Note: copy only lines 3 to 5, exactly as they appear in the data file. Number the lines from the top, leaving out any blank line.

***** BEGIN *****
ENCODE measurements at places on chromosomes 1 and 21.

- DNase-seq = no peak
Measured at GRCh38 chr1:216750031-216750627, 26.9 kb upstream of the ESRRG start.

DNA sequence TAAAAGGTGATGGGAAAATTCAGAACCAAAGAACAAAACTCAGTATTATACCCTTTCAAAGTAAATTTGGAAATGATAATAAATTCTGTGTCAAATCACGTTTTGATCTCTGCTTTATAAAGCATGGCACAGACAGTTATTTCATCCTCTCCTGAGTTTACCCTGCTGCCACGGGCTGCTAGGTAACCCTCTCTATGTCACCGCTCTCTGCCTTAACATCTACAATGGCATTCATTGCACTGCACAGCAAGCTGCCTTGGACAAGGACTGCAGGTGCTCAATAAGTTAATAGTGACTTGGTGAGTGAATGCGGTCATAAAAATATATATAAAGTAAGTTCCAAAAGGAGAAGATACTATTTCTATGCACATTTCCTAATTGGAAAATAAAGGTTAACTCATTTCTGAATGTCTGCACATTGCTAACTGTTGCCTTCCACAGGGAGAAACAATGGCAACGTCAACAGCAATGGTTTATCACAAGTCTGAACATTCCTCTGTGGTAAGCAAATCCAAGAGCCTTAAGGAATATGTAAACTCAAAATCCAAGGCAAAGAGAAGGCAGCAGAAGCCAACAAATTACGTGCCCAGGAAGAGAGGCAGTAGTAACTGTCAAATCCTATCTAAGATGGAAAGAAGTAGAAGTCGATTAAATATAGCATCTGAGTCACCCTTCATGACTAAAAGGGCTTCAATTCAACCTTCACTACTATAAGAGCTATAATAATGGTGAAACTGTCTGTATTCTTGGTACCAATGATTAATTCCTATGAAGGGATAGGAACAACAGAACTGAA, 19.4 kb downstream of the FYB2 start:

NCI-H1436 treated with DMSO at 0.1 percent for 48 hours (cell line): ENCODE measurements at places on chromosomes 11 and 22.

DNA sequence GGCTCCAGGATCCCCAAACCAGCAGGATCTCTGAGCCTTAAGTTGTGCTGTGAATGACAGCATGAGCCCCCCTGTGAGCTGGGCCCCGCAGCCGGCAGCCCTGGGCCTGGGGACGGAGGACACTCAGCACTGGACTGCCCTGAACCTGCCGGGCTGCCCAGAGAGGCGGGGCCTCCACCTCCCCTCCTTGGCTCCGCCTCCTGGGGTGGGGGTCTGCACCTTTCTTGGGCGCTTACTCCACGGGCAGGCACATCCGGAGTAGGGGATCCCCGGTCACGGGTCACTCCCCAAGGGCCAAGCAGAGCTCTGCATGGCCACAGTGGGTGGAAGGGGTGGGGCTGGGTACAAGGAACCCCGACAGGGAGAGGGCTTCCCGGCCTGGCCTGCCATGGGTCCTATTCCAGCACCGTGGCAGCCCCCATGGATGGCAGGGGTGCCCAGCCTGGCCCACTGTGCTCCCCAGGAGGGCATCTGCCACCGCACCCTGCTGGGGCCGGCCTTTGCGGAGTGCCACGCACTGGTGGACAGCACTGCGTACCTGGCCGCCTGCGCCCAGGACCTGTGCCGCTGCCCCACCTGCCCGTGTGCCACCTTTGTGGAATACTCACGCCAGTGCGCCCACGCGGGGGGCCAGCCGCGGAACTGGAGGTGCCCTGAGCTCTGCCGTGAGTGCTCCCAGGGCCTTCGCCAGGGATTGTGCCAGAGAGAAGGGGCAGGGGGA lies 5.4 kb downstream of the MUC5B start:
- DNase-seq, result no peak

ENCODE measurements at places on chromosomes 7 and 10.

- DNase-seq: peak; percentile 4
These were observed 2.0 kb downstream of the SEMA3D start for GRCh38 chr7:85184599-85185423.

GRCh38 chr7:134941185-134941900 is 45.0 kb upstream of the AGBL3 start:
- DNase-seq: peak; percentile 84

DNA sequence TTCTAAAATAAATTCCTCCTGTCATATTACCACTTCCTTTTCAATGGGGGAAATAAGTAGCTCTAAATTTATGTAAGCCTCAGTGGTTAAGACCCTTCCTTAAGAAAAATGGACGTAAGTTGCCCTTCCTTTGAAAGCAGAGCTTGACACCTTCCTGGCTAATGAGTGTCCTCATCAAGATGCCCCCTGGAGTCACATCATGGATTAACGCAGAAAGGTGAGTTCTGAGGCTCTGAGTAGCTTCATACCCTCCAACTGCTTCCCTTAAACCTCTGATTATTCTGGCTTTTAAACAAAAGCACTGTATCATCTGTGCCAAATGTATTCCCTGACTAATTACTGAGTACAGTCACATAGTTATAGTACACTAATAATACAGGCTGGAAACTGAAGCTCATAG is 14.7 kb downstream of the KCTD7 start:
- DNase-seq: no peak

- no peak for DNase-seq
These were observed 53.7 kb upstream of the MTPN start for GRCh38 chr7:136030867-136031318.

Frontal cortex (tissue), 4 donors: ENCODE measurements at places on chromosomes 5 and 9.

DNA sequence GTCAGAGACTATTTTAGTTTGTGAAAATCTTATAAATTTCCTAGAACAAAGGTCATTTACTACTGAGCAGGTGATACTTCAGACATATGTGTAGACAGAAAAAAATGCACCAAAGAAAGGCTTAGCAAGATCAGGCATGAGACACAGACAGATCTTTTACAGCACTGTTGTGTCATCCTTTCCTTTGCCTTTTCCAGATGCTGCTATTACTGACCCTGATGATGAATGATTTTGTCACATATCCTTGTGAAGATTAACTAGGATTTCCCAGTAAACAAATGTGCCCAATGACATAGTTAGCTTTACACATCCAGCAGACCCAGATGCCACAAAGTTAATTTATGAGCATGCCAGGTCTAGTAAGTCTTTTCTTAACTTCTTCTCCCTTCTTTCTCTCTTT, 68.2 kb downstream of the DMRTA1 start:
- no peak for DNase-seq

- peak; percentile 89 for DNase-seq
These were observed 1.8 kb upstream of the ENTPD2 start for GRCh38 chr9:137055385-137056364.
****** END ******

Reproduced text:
Measured at GRCh38 chr1:216750031-216750627, 26.9 kb upstream of the ESRRG start.

DNA sequence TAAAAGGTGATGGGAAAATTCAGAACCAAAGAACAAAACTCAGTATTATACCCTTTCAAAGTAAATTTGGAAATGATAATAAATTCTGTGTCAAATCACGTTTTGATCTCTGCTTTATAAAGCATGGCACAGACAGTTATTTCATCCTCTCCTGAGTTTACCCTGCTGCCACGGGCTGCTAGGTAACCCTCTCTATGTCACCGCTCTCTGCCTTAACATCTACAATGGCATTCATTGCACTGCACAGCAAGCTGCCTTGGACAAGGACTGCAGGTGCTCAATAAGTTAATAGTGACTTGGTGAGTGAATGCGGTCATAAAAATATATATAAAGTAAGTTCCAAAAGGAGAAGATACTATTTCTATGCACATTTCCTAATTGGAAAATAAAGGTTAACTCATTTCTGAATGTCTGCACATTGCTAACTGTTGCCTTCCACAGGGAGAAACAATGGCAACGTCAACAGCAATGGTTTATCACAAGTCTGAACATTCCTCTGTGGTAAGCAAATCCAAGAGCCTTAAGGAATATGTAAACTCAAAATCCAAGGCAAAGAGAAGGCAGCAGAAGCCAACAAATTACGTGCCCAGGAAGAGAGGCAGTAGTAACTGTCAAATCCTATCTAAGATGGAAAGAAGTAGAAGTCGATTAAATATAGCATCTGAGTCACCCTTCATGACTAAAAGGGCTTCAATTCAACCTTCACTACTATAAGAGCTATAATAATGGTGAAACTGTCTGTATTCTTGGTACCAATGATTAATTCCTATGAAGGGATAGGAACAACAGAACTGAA, 19.4 kb downstream of the FYB2 start:

NCI-H1436 treated with DMSO at 0.1 percent for 48 hours (cell line): ENCODE measurements at places on chromosomes 11 and 22.